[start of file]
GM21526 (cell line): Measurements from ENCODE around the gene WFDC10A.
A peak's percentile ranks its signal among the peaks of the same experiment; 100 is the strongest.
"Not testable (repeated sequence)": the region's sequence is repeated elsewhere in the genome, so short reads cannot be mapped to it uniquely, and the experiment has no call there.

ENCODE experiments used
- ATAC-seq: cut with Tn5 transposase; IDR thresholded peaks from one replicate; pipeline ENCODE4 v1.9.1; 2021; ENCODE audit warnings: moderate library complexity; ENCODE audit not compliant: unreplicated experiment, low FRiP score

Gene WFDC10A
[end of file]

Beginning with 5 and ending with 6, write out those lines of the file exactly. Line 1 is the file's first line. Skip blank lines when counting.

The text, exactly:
- ATAC-seq: cut with Tn5 transposase; IDR thresholded peaks from one replicate; pipeline ENCODE4 v1.9.1; 2021; ENCODE audit warnings: moderate library complexity; ENCODE audit not compliant: unreplicated experiment, low FRiP score

Gene WFDC10A